Azure Databricks Version Control for Notebooks

By:   |   Updated: 2022-05-03   |   Comments   |   Related: > Azure Databricks


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Problem

Databricks is one of the best tools for data exploration. It allows us to connect and query any data management service or read files in various formats. Databricks runs on every major public cloud, Azure, AWS, Google and is tightly integrated with the cloud security, storage, and other cloud services. Databricks allows you to use the SQL language or programming languages like Scala or Python in a rich web interface based on Jupyter Notebooks. To read more on Jupyter notebooks, click here. When your data processing notebooks are ready, you can schedule them to run on a recurrent basis using Databricks job.

Frequently, you would want to improve your code without breaking the main version used in the job. Similarly, if you are working alongside other Data Engineers you may want to avoid seeing other people changes in the same notebooks. Each developer would like to work on his own notebook version in a way that would allow easy changes merging after the development was done.

Solution

Recently Databricks has added a source control support. It allows us to manage notebooks in Azure DevOps repos, GitHub or other systems based on git. Git is a free, open-source, distributed version control system. It is very popular and 90% percent of the code in the world resides on source control platforms that are built on a top of Git, like GitHub, Azure DevOps or GitLab.

Git short introduction

Git is a software that is running locally on your computer. In Databricks, Git is pre-installed inside the Databricks environment. GitHub/GitLab/Azure DevOps – are online hosts that allow sharing code between developers. Each of the servers has some specific features that differ from one another. Git repository (repo) contains all folders, files and changes history. There is always a local repository and optional remote repository (on online host) configured.

  • Commit: change to file or changes in multiple files.
  • Push: operation to upload your locally committed files and history of changes to the remote repository.
  • Pull: operation to download changes, made by others, from remote repository to your local repository
  • Branches: If we want to change the code, we will create a new code branch which will include all code from the main branch. After changes were done and tested, we can merge the development branch into the main branch.

You can read more about Git here.

Getting back to Databricks, the job will execute the code from the Git main branch and a developer will code new features on the Git side branches. For the below example I will use GitHub as an online host.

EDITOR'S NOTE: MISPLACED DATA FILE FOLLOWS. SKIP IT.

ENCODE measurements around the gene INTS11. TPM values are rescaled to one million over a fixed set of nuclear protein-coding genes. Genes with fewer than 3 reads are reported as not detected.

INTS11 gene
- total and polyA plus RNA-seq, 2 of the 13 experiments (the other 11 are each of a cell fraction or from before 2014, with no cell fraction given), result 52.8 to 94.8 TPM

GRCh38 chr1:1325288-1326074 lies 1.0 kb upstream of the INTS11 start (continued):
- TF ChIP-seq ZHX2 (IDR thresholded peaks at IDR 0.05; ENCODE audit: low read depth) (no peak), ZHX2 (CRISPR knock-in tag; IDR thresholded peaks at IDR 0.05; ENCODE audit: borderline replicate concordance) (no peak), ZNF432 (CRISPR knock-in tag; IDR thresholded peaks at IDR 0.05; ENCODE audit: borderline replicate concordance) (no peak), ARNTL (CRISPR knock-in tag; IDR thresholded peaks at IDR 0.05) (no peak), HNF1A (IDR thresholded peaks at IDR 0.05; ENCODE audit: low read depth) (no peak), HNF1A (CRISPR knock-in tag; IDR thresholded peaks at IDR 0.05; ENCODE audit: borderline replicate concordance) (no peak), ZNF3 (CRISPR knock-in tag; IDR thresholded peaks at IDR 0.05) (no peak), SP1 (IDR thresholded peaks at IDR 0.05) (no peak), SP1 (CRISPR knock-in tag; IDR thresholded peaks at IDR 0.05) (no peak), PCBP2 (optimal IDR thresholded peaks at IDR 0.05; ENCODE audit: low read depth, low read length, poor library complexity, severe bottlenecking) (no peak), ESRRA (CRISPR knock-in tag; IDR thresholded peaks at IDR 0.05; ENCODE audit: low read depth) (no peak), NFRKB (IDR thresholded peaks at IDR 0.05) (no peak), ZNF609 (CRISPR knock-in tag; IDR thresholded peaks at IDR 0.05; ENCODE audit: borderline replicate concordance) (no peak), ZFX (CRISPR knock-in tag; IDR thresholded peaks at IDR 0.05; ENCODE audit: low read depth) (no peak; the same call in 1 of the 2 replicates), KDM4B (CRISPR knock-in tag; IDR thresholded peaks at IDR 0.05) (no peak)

Setup GitHub

  1. First, we will need to generate a user token in GitHub. This token will be used as a secret to push and pull changes to the remote repository.
  2. Click on your GitHub username and go to "Settings", then to "Developer Settings" and finally to "Personal access tokens".
  3. Click on "Generate new Token". Copy the token because you can see it only once (only after generation). You will be able to use it, as a password, to access any of your repositories.
  1. You can set token permissions here as well as a token expiration (which is optional). The main permissions that you will need are full control of your private repositories.
  1. Now you can create a new GitHub repository and save the HTTPS path that you will use to access the repository.

Databricks Setup

  1. Inside Databricks, go to "User Settings". In the "Git Integration" tab, choose any user which will be used to sign your code changes. Put in the generated token. Multiple users can use the same token.
  1. Main branch configuration: In the Repos tab, first we will create a new folder. I have called it "GitHubRepo". It's important to avoid creating reports under your username if you plan to allow multiple people to use it. After the folder has been created, add local repository by clicking on the "Add repo" button and link it to the remote repository by using the https path that you saved. Since I will be going to link this repo to the main branch of the remote GitHub repository, I will call it "main_branch".

Now you can create notebooks or move existing notebooks to the new local repo.

When you are ready to commit, click on the "main" button to reach the Databricks source control UI. Here you can commit your changes to the remote repository.

From now on, you can use this notebook in a job.

  1. Development branch configuration: I will add a new local repository and link it to the same remote GitHub repository. I will be the only user of this repository so I will create it under my user. I will call it "maria_development_branch". Now, I will go to the Databricks Source Control UI and will add a new branch "maria_playground".

This way multiple developers can work on personal development branches and change the notebooks without seeing each other’s changes. After the code changes were tested, each developer can merge the changes into the main branch and other developers can pull the changes.

Next Steps



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About the author
Maria Zakourdaev has been working with SQL Server for more than 20 years. She is also managing other database technologies such as MySQL, PostgreSQL, Redis, RedShift, CouchBase and ElasticSearch.

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Article Last Updated: 2022-05-03

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